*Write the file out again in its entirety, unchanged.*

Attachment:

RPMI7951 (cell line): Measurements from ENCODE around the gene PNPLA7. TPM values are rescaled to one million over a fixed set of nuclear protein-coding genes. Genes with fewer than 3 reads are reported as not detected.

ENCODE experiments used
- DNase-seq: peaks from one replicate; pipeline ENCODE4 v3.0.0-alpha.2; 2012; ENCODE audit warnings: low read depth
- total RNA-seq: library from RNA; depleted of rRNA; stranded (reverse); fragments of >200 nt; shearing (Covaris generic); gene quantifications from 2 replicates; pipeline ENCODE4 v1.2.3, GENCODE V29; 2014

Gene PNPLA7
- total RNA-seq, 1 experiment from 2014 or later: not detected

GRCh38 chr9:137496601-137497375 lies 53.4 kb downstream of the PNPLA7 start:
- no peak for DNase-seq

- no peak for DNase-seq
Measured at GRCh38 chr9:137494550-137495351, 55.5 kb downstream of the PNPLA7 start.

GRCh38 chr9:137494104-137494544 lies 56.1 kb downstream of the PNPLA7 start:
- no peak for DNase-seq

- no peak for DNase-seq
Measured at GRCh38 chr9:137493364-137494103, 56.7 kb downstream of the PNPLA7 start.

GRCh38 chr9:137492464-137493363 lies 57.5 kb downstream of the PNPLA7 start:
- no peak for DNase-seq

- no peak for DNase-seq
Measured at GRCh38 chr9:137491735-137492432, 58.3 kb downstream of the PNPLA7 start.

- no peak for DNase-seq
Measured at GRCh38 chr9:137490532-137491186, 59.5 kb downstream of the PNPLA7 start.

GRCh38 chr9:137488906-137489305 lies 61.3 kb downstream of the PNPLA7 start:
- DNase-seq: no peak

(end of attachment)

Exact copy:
RPMI7951 (cell line): Measurements from ENCODE around the gene PNPLA7. TPM values are rescaled to one million over a fixed set of nuclear protein-coding genes. Genes with fewer than 3 reads are reported as not detected.

ENCODE experiments used
- DNase-seq: peaks from one replicate; pipeline ENCODE4 v3.0.0-alpha.2; 2012; ENCODE audit warnings: low read depth
- total RNA-seq: library from RNA; depleted of rRNA; stranded (reverse); fragments of >200 nt; shearing (Covaris generic); gene quantifications from 2 replicates; pipeline ENCODE4 v1.2.3, GENCODE V29; 2014

Gene PNPLA7
- total RNA-seq, 1 experiment from 2014 or later: not detected

GRCh38 chr9:137496601-137497375 lies 53.4 kb downstream of the PNPLA7 start:
- no peak for DNase-seq

- no peak for DNase-seq
Measured at GRCh38 chr9:137494550-137495351, 55.5 kb downstream of the PNPLA7 start.

GRCh38 chr9:137494104-137494544 lies 56.1 kb downstream of the PNPLA7 start:
- no peak for DNase-seq

- no peak for DNase-seq
Measured at GRCh38 chr9:137493364-137494103, 56.7 kb downstream of the PNPLA7 start.

GRCh38 chr9:137492464-137493363 lies 57.5 kb downstream of the PNPLA7 start:
- no peak for DNase-seq

- no peak for DNase-seq
Measured at GRCh38 chr9:137491735-137492432, 58.3 kb downstream of the PNPLA7 start.

- no peak for DNase-seq
Measured at GRCh38 chr9:137490532-137491186, 59.5 kb downstream of the PNPLA7 start.

GRCh38 chr9:137488906-137489305 lies 61.3 kb downstream of the PNPLA7 start:
- DNase-seq: no peak